A number of pieces along with their composers were thus disqualified. At best, and to give as many composers as possible the benefit of the doubt, some workshop renditions which had found their way onto various websites were clearly cases where the entrant did not classify these as performances proper, and did not see them as being in the public domain; at worst, there were a few cases where a work had received a world premiere, one given by a renowned ensemble in a concert hall very much part of musical life of a large city, with a press and PR campaign up front, and with several reviews in well-known newspapers and trade magazines after the fact. This can only be interpreted as an attempt to obtain money by deception. And a dim view of this was taken. Whether or not the ICB is the right forum to air these views might be debatable, but there should be no taboo subjects, and I feel strongly enough about what was a parlous state of affairs as judging began.
Let me end on a more positive note: the work that gradually drifted to the surface and which began to percolate the minds of the jurors is a fine composition. It is not an easy sing. I shall make no bones about that. But the guidelines of the competition clearly announce a chief aim which is to “promote the creation and distribution of new, innovative, and accessible choral literature.” As for the last criterion, accessibility, well, I am sure there are enough choirs and smaller ensembles in the world whose singers will solve technically what might at first sight be perceived as an intractability of the rhythmic language in Frank Corcoran’s Eight Haikus and grasp immediately the arguably recondite nature of the beautiful if fleeting melodies, based as they so plainly are on harmonical proportions. All in all it is a compositional tour de force and a great but not insurmountable musical challenge, one to which a number of groups around the world will certainly rise. And if the music proves a touch beyond that which one’s choir is capable of at the present time, directors can turn perhaps to the excellent works by Itzam Paniagua and Rudi Tas, or to the works of those worthy contenders who received an Honourable Mention in a particular choir category: Ivan Bozicevic, Xingzimin Pan and Christopher Evans. Finally, it was a pleasure to read around 30 works sent as MSS, these hand-written scores allowing the jury a different kind of insight into the musical processes at work within a particular composition. So we were glad indeed to single out one which is especially well crafted, that by Gaetano Lorandi.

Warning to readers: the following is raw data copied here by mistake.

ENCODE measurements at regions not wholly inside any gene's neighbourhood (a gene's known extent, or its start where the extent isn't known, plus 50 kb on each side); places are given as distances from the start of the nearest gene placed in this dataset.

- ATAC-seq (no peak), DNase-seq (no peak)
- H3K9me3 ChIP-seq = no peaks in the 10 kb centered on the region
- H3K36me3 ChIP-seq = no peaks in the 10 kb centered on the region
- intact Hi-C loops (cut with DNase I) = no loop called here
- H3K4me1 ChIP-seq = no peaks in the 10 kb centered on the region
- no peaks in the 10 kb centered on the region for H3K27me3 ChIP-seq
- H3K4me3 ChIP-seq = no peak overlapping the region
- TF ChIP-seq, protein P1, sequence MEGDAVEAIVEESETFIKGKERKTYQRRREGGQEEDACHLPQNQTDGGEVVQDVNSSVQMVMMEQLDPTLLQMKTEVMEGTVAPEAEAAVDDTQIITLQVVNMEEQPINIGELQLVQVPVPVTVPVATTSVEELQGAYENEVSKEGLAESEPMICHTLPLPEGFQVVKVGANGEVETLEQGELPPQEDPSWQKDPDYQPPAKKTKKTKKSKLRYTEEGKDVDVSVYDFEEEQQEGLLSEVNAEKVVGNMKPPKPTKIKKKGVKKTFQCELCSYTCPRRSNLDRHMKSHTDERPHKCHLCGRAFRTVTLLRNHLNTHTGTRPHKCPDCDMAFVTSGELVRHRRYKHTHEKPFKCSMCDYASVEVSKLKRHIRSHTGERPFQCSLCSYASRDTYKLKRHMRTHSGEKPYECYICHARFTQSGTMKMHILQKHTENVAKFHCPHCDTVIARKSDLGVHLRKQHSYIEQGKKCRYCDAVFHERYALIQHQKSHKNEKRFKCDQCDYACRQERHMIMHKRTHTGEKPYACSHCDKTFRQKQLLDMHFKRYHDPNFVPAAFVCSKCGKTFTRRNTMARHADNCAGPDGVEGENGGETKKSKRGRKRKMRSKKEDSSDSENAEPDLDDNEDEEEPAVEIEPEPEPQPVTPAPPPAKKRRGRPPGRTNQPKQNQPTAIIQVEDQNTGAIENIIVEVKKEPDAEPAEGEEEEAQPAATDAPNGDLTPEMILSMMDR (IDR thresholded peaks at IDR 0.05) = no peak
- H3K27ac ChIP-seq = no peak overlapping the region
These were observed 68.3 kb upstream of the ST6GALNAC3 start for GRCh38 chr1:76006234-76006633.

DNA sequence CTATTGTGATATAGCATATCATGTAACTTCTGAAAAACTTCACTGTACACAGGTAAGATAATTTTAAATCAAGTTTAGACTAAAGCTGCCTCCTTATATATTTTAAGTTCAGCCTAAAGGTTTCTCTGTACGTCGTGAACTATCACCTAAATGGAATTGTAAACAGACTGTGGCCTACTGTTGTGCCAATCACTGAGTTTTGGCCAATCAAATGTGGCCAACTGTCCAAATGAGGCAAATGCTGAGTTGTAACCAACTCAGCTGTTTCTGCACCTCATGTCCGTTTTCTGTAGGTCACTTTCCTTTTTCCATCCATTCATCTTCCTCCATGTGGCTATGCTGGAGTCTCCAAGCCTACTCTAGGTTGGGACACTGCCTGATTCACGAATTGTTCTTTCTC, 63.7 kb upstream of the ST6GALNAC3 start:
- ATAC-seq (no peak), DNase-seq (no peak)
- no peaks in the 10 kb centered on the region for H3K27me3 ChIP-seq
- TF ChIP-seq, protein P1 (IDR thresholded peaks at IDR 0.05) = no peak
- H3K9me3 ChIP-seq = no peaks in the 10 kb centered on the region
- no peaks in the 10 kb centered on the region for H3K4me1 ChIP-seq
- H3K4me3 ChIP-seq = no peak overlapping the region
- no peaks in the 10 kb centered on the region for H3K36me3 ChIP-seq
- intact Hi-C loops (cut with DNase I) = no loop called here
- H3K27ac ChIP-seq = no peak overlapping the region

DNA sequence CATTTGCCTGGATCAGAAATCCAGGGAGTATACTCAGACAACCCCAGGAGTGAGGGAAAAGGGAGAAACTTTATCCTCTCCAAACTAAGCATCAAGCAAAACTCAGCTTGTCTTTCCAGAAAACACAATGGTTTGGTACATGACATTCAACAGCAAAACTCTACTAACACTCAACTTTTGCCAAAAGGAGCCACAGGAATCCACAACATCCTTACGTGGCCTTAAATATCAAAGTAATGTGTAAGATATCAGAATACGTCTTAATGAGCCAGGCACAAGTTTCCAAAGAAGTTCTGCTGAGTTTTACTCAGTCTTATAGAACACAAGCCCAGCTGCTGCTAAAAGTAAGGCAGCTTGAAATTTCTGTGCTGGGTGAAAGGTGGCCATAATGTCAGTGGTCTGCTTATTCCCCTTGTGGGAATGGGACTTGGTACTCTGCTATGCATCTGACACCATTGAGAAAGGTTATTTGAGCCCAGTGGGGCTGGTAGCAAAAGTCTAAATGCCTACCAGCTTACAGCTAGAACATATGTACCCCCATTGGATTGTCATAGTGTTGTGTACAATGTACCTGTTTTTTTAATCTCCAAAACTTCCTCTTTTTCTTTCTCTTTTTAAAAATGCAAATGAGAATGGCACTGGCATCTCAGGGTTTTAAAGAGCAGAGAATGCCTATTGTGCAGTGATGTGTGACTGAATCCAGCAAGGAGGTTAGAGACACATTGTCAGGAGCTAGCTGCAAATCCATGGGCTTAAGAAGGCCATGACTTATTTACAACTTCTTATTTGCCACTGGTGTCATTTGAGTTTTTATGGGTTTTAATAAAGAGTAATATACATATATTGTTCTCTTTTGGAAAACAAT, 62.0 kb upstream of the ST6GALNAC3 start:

We hope the International Competition for Choral Composition will go from strength to strength. The next one is the third – it is a biennial event – and is scheduled for 2014. Gosh, that is creeping up on us already.
Frank Corcoran (b. 1944)